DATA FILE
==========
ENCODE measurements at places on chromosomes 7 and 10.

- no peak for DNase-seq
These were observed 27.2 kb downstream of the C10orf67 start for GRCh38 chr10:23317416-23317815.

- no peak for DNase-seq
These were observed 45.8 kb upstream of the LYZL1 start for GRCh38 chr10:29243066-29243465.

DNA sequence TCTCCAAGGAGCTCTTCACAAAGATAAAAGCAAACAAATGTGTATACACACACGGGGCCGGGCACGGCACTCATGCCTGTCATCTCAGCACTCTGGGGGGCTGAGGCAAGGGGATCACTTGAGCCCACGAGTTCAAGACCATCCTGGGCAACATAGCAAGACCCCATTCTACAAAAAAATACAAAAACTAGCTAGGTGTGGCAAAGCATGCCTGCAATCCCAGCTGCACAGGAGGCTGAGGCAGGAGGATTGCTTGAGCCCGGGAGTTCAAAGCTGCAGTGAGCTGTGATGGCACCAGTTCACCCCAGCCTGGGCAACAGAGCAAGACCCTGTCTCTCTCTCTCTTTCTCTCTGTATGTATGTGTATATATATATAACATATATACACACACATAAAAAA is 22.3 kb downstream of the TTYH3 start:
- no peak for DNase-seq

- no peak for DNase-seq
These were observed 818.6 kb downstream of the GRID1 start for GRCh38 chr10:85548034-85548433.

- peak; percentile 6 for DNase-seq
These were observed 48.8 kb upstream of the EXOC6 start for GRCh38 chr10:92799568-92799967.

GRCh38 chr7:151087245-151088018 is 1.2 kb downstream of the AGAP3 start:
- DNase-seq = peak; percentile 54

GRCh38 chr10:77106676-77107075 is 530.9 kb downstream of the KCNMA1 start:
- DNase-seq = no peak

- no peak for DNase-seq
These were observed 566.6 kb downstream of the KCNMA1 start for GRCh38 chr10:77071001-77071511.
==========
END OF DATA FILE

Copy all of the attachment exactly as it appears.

ENCODE measurements at places on chromosomes 7 and 10.

- no peak for DNase-seq
These were observed 27.2 kb downstream of the C10orf67 start for GRCh38 chr10:23317416-23317815.

- no peak for DNase-seq
These were observed 45.8 kb upstream of the LYZL1 start for GRCh38 chr10:29243066-29243465.

DNA sequence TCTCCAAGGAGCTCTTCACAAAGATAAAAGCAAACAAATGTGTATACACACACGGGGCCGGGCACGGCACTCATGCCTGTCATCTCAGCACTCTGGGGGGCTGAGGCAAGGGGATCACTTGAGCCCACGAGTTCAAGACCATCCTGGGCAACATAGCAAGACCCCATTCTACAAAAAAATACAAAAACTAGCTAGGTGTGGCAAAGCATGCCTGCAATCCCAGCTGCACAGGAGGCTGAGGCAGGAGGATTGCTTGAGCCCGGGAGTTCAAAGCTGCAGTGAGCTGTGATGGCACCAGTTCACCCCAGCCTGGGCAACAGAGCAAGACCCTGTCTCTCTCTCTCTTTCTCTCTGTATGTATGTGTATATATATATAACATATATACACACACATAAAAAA is 22.3 kb downstream of the TTYH3 start:
- no peak for DNase-seq

- no peak for DNase-seq
These were observed 818.6 kb downstream of the GRID1 start for GRCh38 chr10:85548034-85548433.

- peak; percentile 6 for DNase-seq
These were observed 48.8 kb upstream of the EXOC6 start for GRCh38 chr10:92799568-92799967.

GRCh38 chr7:151087245-151088018 is 1.2 kb downstream of the AGAP3 start:
- DNase-seq = peak; percentile 54

GRCh38 chr10:77106676-77107075 is 530.9 kb downstream of the KCNMA1 start:
- DNase-seq = no peak

- no peak for DNase-seq
These were observed 566.6 kb downstream of the KCNMA1 start for GRCh38 chr10:77071001-77071511.